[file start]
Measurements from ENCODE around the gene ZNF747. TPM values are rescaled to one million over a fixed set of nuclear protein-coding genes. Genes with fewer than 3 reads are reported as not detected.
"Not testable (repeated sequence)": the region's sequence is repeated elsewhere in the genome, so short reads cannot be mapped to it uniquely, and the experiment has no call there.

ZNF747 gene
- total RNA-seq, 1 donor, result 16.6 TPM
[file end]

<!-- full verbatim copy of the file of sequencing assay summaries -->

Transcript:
Measurements from ENCODE around the gene ZNF747. TPM values are rescaled to one million over a fixed set of nuclear protein-coding genes. Genes with fewer than 3 reads are reported as not detected.
"Not testable (repeated sequence)": the region's sequence is repeated elsewhere in the genome, so short reads cannot be mapped to it uniquely, and the experiment has no call there.

ZNF747 gene
- total RNA-seq, 1 donor, result 16.6 TPM